The US Dollar retained its strength, reaching fresh weekly highs against most major rivals. However, demand for the greenback lost momentum after the release of encouraging US related data. Unemployment claims decreased to 439K in the first week of May, its lowest reading since March 2020. Commodities, Brent crude oil futures fell 3.4% to $67.00, copper fell 0.9%, and gold rose 0.6%, while iron ore fell 6.9% to $217.65 amid efforts by China to dampen prices. US Treasury yields retreated, with the yield on the 10-year note hitting 1.70% to then settle at 1.66%. Stocks bounced back, with US indexes closing with substantial gains and trimming most of Wednesday’s losses.
However, producer prices in the US rose by more than anticipated, another sign of heating inflation. All eyes now turn to US Retail Sales, seen contracting by 0.2% MoM in April.
Overnight Currency Ranges
AUD/USD 0.7688 0.7746
EUR/USD 1.2051 1.2106
GBP/USD 1.4008 1.4076
USD/JPY 109.41 109.78
NZD/USD 0.7135 0.7193
USD/CAD 1.2104 1.2203
USD/CNH 6.4448 6.4595
AUD/JPY 84.31 84.83
AUD/NZD 1.0754 1.0793
The transitory inflation spike still dominating investor thinking with supply chain issues and base effects also in play in the PPI data released overnight. Ahead today we have US Retail Sales and Industrial Production for April which could also suffer from pent up demand and component shortages - both data sets are forecast to expand over 1% mth/mth.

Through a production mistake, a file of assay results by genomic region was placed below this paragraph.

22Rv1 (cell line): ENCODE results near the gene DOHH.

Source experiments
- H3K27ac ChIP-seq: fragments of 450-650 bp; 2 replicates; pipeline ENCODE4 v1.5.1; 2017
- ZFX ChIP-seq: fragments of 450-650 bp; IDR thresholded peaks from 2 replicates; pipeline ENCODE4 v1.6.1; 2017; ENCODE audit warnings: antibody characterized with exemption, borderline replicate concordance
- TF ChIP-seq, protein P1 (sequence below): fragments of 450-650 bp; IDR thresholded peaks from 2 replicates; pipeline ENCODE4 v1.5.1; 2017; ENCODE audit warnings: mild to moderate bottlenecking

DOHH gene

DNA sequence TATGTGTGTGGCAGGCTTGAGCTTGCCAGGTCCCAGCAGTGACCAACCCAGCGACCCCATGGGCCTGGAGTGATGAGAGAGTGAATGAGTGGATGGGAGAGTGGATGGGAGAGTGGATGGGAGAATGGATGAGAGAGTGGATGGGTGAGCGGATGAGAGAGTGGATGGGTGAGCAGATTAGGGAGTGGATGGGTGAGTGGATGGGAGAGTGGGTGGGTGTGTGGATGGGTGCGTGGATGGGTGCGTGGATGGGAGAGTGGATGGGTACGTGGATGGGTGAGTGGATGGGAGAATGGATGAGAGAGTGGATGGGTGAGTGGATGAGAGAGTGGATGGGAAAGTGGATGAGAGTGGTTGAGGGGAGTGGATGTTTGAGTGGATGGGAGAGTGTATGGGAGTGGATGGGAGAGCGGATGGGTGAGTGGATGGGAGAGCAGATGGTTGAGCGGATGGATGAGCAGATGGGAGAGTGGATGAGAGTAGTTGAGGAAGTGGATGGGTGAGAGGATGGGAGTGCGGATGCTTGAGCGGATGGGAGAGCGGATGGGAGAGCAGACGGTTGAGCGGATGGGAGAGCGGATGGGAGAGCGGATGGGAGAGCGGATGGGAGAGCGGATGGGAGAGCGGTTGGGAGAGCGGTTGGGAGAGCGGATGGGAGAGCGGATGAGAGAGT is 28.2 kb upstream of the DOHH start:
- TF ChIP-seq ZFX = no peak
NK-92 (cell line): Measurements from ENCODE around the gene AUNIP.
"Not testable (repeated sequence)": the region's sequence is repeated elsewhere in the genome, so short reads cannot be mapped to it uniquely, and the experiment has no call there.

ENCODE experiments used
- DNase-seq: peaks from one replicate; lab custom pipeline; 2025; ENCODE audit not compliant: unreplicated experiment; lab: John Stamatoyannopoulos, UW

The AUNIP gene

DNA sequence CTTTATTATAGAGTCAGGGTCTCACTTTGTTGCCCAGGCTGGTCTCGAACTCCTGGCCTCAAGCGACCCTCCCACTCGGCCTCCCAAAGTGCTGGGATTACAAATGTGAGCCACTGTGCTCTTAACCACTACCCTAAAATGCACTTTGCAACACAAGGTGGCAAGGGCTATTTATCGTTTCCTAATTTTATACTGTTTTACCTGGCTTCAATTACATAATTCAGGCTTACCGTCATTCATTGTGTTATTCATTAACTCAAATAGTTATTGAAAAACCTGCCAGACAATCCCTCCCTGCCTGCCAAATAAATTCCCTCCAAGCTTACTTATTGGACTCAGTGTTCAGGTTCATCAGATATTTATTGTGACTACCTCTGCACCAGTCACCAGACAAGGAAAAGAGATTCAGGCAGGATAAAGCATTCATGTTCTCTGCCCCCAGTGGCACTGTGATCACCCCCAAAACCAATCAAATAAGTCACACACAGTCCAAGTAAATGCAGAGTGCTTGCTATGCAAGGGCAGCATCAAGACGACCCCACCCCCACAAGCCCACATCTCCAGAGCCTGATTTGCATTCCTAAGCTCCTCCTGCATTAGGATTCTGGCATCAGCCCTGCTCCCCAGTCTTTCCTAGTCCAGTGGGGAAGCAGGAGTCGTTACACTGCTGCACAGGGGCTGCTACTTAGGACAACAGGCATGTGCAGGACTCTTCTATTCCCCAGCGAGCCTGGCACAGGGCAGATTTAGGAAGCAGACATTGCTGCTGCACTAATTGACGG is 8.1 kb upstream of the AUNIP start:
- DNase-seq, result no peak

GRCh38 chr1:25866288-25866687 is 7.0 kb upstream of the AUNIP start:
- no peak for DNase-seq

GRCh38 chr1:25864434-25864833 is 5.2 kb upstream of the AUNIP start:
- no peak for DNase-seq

With multiple lows in the 0.7680/0.7700 area (both overnight and over recent weeks), look for further support for AUD/USD in that zone in the sessions ahead. Offers from 0.7750/70 and then again nearer 0.7820.
Event Risk Data Today
New Zealand: The April manufacturing PMI is likely to follow the global trend of robust manufacturing.
US: The headline April import price index will be supported by rising fuel costs and supply chain issues (market f/c: 0.6%). April retail sales have been surging on the reopening, the labour market recovery, and the stimulus (market f/c: 1.0%). Likewise, April industrial production is expected to advance 1.0%, with the manufacturing surveys reporting strong growth in output and new orders. Business inventories are likely to remain choppy throughout the year due to restocking and elevated turnover, and should rise 0.3% in March. May University of Michigan consumer sentiment is still below pre-COVID levels, but is beginning to accelerate (market f/c: 90.2). Finally, the FOMC’s Kaplan will take part in a moderated virtual discussion hosted by the University of Texas.